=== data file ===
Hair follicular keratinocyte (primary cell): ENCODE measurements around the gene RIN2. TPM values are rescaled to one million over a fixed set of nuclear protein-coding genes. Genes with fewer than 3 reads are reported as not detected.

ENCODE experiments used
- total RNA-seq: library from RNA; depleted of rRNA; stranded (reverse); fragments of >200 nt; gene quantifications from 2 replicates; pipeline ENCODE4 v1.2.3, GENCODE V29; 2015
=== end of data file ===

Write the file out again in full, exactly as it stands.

Hair follicular keratinocyte (primary cell): ENCODE measurements around the gene RIN2. TPM values are rescaled to one million over a fixed set of nuclear protein-coding genes. Genes with fewer than 3 reads are reported as not detected.

ENCODE experiments used
- total RNA-seq: library from RNA; depleted of rRNA; stranded (reverse); fragments of >200 nt; gene quantifications from 2 replicates; pipeline ENCODE4 v1.2.3, GENCODE V29; 2015